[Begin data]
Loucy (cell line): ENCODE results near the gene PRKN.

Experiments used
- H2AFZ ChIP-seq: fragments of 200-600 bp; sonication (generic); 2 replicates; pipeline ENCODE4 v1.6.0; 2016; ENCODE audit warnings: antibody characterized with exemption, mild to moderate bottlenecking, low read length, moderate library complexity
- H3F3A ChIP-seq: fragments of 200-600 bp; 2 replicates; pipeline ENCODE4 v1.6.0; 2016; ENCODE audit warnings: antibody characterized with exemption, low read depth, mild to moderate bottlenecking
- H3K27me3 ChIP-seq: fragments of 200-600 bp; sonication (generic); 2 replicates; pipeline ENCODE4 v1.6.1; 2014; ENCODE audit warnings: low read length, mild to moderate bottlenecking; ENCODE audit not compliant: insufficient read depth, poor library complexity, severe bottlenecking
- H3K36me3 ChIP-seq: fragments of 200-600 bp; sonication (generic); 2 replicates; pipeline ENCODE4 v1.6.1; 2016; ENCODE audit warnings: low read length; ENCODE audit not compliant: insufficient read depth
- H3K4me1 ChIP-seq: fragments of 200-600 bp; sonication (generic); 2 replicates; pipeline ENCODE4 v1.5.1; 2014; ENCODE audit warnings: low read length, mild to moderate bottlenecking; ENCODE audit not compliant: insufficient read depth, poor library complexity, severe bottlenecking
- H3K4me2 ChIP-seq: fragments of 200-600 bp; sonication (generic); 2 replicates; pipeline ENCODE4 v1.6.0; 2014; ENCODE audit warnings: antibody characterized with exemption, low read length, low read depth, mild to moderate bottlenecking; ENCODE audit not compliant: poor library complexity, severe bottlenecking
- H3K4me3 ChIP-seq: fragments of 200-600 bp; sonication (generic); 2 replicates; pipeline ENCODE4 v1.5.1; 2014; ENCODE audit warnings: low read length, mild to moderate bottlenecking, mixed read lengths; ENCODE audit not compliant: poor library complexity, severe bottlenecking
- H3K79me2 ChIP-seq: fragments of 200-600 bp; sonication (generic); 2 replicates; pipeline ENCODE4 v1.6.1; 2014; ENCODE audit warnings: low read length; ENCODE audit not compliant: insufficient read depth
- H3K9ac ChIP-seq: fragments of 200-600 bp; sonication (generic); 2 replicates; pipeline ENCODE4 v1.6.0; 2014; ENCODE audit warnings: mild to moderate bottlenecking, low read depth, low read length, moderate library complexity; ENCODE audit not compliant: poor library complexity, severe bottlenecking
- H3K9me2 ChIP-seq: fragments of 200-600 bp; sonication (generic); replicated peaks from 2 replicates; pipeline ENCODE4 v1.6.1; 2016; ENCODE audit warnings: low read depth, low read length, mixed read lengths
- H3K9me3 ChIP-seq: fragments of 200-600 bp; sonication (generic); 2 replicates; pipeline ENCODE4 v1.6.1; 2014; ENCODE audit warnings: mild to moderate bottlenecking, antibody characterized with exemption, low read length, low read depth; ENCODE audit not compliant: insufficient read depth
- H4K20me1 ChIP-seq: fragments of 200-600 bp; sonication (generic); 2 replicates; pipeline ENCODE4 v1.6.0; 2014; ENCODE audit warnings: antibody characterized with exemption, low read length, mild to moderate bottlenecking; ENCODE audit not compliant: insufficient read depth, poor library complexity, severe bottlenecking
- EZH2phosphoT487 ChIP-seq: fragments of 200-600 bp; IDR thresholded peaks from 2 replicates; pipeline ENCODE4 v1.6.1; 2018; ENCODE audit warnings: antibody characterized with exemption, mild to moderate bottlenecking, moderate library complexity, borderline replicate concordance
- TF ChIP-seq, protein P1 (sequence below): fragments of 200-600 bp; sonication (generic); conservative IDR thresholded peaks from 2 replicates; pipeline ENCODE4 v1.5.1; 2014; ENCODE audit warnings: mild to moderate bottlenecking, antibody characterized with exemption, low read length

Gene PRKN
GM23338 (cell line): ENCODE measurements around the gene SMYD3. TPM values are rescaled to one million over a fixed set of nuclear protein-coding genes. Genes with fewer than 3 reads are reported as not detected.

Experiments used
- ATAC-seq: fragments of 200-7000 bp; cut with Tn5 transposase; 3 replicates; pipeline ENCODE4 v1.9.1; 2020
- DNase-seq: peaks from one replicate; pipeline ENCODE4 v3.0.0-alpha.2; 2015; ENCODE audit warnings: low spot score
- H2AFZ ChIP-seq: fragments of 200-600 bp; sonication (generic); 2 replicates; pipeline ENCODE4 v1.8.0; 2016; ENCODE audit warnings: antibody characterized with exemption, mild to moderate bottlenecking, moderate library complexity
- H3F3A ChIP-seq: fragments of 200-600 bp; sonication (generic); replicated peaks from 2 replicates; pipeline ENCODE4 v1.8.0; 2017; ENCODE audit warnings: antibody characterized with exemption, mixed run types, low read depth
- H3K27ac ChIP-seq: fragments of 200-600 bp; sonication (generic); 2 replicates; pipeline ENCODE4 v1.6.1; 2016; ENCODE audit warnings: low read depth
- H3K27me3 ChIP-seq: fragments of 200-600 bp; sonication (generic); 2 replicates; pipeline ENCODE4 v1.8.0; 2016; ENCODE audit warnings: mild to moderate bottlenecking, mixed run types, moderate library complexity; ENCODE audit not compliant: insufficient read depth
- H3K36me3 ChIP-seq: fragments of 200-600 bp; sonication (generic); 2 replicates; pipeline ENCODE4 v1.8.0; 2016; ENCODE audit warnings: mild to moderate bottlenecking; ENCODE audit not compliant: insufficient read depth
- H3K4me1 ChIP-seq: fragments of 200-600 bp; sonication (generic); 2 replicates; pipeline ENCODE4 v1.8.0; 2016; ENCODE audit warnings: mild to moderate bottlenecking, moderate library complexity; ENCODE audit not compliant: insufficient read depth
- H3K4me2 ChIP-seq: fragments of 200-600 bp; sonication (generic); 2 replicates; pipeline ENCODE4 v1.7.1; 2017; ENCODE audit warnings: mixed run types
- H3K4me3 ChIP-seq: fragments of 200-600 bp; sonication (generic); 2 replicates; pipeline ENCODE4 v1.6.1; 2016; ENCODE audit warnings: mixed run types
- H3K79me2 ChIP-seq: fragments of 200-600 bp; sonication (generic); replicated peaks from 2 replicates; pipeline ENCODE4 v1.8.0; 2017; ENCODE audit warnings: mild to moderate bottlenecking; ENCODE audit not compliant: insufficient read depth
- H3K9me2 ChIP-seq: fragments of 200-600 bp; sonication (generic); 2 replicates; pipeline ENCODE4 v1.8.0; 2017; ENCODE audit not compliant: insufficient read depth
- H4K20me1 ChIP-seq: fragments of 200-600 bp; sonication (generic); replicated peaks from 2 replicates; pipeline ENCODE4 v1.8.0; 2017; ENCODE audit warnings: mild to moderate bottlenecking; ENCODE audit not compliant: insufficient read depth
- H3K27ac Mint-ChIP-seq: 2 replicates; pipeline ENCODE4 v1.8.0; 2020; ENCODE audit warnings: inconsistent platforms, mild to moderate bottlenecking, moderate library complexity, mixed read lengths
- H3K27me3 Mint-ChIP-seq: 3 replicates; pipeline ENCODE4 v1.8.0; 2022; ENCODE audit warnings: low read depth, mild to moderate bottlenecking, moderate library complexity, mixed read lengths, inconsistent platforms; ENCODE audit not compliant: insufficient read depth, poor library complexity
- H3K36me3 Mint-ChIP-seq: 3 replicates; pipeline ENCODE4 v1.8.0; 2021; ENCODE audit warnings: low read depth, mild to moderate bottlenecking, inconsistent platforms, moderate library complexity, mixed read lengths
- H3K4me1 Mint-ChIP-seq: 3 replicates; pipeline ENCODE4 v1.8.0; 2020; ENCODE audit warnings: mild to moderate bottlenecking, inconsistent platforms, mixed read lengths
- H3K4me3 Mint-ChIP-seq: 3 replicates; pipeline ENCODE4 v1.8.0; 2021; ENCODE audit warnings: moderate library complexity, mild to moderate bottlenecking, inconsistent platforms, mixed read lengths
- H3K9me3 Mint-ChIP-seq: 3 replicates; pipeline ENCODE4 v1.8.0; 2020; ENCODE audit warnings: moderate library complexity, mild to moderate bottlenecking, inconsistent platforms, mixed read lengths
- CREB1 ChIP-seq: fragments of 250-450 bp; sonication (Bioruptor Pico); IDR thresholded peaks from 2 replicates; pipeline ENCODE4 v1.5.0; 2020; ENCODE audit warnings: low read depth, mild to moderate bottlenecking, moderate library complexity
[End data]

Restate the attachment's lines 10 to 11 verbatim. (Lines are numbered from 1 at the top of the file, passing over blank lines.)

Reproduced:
- H3K79me2 ChIP-seq: fragments of 200-600 bp; sonication (generic); 2 replicates; pipeline ENCODE4 v1.6.1; 2014; ENCODE audit warnings: low read length; ENCODE audit not compliant: insufficient read depth
- H3K9ac ChIP-seq: fragments of 200-600 bp; sonication (generic); 2 replicates; pipeline ENCODE4 v1.6.0; 2014; ENCODE audit warnings: mild to moderate bottlenecking, low read depth, low read length, moderate library complexity; ENCODE audit not compliant: poor library complexity, severe bottlenecking